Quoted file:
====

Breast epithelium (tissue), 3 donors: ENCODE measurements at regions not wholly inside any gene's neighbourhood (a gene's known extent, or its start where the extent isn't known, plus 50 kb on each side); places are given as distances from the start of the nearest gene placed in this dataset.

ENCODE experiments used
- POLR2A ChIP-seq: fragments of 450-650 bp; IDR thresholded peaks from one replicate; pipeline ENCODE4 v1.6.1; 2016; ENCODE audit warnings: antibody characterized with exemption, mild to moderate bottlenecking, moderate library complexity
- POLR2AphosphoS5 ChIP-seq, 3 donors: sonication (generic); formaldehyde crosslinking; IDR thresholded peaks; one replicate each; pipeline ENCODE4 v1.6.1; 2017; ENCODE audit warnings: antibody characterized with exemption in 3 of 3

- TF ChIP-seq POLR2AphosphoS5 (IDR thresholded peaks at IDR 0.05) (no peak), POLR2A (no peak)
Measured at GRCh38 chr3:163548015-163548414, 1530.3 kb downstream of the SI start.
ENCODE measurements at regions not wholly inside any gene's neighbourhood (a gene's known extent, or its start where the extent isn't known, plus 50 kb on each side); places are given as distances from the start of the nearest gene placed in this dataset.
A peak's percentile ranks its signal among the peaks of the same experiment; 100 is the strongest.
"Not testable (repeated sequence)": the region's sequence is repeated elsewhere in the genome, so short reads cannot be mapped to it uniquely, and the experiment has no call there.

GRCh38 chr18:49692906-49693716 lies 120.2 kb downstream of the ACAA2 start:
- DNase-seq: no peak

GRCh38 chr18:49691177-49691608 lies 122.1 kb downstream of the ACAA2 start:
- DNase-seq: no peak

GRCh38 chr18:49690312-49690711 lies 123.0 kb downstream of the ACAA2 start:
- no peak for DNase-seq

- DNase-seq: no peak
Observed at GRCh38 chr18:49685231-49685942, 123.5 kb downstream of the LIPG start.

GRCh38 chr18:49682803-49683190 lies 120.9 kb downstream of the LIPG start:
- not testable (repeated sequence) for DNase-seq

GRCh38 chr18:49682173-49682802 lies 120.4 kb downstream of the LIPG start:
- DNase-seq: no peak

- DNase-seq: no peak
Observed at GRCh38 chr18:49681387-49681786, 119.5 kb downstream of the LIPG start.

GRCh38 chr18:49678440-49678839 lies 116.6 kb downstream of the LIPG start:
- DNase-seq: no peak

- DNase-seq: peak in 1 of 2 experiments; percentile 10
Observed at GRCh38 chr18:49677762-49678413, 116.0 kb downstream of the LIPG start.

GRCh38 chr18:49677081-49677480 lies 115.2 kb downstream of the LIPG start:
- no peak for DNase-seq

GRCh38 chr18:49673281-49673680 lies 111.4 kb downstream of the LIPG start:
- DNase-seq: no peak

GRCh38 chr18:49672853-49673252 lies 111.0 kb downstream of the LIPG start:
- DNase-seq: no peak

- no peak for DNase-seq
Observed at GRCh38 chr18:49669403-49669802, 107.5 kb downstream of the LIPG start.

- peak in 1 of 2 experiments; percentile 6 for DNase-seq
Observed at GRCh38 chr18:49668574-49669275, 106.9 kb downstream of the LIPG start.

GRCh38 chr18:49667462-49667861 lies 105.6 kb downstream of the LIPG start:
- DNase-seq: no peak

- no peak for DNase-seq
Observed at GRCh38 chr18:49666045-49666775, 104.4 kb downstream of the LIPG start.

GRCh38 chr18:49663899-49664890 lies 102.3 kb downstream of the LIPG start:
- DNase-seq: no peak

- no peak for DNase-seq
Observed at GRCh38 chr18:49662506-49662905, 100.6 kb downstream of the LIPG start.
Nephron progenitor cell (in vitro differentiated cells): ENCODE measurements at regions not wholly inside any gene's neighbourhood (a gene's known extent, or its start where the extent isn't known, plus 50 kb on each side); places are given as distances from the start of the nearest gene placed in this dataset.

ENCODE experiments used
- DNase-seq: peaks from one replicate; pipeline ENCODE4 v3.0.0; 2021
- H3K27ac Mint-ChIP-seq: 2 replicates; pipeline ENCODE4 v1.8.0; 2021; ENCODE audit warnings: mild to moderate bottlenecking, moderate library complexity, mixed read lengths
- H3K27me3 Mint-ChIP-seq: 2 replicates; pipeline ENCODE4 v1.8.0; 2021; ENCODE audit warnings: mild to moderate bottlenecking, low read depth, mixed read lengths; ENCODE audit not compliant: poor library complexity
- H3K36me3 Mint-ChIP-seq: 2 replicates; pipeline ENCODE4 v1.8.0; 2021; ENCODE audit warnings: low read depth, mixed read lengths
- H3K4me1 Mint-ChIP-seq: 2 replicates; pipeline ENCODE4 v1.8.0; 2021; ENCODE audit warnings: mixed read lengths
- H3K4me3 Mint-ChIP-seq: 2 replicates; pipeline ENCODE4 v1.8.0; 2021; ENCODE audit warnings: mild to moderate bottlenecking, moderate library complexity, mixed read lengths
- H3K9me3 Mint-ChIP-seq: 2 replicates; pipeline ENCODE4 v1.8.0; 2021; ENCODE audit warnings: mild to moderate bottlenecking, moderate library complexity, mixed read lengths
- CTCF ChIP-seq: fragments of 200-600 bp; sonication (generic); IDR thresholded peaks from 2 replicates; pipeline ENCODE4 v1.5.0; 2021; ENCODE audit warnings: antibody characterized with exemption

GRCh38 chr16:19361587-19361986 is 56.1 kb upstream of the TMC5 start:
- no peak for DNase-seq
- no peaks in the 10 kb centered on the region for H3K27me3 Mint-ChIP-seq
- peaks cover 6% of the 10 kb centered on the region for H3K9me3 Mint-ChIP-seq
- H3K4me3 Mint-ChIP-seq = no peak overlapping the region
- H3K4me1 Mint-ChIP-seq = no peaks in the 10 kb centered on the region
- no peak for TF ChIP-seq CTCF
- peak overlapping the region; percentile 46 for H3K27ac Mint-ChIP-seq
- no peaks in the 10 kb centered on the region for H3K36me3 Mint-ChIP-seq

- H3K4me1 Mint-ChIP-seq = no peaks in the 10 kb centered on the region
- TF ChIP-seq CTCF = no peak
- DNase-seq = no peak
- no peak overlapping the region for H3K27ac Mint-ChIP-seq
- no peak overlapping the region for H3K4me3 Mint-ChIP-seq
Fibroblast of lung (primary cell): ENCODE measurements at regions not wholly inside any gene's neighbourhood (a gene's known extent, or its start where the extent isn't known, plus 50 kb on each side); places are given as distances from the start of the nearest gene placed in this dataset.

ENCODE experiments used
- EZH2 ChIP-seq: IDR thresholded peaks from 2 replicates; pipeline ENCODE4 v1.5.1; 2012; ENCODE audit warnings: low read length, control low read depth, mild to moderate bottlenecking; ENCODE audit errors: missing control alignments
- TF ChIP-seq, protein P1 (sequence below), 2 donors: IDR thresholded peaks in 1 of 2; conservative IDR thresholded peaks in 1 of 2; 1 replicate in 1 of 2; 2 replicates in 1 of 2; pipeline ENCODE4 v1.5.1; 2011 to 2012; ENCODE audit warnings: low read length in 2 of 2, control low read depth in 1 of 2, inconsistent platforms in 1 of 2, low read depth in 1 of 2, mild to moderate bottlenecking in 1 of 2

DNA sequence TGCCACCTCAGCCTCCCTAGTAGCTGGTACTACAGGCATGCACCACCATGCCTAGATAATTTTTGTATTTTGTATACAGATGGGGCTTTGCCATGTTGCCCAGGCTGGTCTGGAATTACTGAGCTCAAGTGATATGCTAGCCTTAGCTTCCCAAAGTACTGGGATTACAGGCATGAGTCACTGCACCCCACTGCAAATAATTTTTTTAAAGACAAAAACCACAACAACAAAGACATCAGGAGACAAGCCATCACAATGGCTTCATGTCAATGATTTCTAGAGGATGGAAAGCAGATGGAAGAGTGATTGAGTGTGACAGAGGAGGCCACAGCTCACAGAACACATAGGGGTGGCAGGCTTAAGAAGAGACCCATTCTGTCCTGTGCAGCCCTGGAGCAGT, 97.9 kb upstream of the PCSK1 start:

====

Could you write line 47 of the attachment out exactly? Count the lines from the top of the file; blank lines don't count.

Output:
ENCODE experiments used